Good Practice Project
Many people with disabilities find it difficult to find work and in some cases their families can be under pressure to organise and pay for day care. This project idea emerged when ASPROMOR, the Association of Disabled Persons of Mariña Ortegal, met the company Plastic Repair System (PRS) at a trade fair and discovered they had developed a technique to solder, and thereby mend, plastic objects. With the FLAG’s support, this technology was used to develop a service for the local fishing sector, provided by members of the community with mental and intellectual disabilities. Rather than discarding broken fish crates, the auctions can now take them to ASPROMOR and have them mended, thus avoiding the higher costs of purchasing new crates and reducing the environmental impact of such waste.
In order to launch this new service, ASPROMOR signed a contract with PRS (which has the patent for this recycling technique) and sent two women to their headquarters in Navarra to be trained in using the technology. The two ladies then returned to Mariña Ortegal to train and coordinate three small teams of people with disabilities or at risk of exclusion to become technicians for repairing products made of polyethylene and polypropylene: fish crates but also containers of municipal solid waste, urban furniture etc. As well as the training and educational material, the FLAG also funded the machinery and equipment necessary to start operations. While the EU financial support for this operation was limited to the start-up phase, the project is ongoing and financially sustainable beyond the FLAG-supported launch.
Those with mental disabilities work under close supervision and benefit from the professional support necessary (psychologists and physiotherapists). The project has also managed to ensure they benefited from the existing state-run service to provide transport to the work-place for people with disabilities and, as such, they are picked up from home in the morning and dropped off after their day’s work.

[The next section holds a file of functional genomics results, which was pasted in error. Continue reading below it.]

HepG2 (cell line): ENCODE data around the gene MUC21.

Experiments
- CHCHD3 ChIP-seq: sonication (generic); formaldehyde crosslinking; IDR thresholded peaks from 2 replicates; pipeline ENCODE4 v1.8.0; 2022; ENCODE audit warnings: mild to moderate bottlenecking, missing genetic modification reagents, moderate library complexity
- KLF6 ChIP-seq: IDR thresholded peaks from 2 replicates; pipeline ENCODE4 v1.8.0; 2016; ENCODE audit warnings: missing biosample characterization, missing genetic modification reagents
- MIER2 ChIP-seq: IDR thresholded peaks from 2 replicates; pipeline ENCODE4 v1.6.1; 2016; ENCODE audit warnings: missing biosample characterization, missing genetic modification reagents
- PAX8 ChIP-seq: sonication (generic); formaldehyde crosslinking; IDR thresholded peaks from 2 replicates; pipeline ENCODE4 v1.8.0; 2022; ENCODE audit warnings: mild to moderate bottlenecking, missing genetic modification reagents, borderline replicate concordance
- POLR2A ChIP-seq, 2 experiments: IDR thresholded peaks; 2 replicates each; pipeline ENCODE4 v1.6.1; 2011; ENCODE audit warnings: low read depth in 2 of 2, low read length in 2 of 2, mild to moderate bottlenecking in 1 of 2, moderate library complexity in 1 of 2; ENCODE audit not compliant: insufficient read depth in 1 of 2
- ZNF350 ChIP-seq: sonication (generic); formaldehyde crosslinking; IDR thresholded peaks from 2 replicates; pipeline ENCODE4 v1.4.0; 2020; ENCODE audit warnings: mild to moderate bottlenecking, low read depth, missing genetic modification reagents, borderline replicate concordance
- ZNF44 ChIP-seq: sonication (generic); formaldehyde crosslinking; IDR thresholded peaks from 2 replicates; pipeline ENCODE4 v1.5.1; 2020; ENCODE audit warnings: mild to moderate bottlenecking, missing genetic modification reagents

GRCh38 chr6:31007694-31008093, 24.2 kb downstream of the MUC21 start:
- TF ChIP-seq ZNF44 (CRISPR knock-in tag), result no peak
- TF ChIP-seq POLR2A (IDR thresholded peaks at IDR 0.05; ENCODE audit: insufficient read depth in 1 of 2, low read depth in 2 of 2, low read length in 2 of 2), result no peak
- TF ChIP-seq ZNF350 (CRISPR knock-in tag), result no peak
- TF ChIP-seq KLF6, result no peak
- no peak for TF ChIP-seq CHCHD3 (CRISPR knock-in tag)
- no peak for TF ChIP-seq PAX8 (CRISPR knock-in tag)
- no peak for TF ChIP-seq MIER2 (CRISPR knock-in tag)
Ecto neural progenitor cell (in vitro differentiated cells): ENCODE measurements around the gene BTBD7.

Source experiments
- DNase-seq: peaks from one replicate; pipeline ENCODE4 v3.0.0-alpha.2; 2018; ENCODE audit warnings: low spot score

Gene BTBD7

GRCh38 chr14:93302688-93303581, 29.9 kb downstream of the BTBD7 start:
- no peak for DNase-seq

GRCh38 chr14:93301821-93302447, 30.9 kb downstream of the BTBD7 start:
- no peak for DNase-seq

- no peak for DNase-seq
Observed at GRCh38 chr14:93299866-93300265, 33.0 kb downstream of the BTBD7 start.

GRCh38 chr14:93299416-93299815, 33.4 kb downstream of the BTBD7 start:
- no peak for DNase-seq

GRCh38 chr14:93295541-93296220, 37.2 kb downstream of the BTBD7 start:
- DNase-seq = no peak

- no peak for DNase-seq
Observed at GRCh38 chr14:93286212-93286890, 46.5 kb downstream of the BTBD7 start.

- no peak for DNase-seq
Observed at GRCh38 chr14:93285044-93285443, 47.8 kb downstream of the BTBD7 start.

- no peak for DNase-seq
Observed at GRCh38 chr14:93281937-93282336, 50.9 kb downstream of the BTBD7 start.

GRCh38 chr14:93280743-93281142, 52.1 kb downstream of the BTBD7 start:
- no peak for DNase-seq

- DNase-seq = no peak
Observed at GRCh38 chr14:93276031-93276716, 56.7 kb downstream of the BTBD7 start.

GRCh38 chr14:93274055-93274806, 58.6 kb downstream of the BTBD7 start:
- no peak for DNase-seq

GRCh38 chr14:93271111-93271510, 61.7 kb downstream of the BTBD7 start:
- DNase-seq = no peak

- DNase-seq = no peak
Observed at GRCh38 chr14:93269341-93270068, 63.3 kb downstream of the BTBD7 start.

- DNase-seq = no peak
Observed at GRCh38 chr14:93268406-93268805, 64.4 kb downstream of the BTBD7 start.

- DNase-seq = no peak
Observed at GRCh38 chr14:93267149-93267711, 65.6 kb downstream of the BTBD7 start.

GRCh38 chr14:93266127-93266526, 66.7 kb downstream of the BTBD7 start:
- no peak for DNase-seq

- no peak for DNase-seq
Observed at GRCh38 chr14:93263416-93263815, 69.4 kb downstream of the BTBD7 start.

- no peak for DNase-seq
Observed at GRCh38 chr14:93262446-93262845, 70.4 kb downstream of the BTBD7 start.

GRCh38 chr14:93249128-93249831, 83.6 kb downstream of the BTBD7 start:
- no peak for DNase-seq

Twelve people with major labour market integration problems were trained to undertake professional activities, seven of which suffer intellectual disabilities and three from mental disorders. Eight of these are now employed in meaningful activities by ASPROMOR and, although they do not currently earn a salary, their work effectively covers the costs of their care and supervision, as well as integrating them into the work place and giving these people a sense of purpose and dignity. The two coordinators’ jobs are paid positions.
The fish auctions are estimated to make a 65% saving by repairing instead of replacing their fish crates, not to mention the reduced impact on the environment. In a second phase, ASPROMOR is exploring the possibility of undertaking the collection and delivery of the crates, thereby increasing the value of its service to the auctions and potentially creating the possibility of paying a small salary to the participants.
The application of recycling techniques for packaging and plastic boxes from the fisheries sector could – and should – be transferred to many fisheries areas around Europe; and combining this with social enterprise could improve the quality of life for disabled people and the long-term unemployed in many of these communities.
|Total project cost||€26 785,37|
|Timeframe of implementation||From Dec 2013 to Feb 2014|
|Type of area|